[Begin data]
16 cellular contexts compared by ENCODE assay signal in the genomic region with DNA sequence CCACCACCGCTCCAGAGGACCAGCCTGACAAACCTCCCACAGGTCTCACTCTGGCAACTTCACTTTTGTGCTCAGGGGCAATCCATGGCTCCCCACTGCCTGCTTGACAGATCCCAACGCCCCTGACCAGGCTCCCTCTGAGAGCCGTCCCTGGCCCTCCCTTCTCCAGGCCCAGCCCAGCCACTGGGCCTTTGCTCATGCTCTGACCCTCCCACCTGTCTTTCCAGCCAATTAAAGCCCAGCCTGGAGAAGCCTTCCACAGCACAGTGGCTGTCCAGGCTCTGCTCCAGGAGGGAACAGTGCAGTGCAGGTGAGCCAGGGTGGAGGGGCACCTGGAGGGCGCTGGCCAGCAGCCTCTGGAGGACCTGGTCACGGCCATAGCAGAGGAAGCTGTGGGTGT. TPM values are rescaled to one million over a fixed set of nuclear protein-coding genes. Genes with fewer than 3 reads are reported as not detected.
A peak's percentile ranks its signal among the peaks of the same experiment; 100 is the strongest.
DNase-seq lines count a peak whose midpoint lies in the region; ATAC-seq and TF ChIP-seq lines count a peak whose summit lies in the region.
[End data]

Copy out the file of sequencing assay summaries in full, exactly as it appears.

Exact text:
16 cellular contexts compared by ENCODE assay signal in the genomic region with DNA sequence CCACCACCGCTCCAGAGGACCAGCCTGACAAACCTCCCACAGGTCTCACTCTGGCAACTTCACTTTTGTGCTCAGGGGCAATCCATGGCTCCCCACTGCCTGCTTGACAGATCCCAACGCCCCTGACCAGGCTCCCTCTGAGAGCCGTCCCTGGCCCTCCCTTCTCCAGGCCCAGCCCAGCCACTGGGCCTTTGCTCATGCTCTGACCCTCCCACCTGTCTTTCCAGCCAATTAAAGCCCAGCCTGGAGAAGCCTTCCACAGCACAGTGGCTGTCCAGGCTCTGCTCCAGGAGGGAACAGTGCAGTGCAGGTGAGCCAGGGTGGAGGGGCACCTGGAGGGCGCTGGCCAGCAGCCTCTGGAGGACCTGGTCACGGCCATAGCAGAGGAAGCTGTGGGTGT. TPM values are rescaled to one million over a fixed set of nuclear protein-coding genes. Genes with fewer than 3 reads are reported as not detected.
A peak's percentile ranks its signal among the peaks of the same experiment; 100 is the strongest.
DNase-seq lines count a peak whose midpoint lies in the region; ATAC-seq and TF ChIP-seq lines count a peak whose summit lies in the region.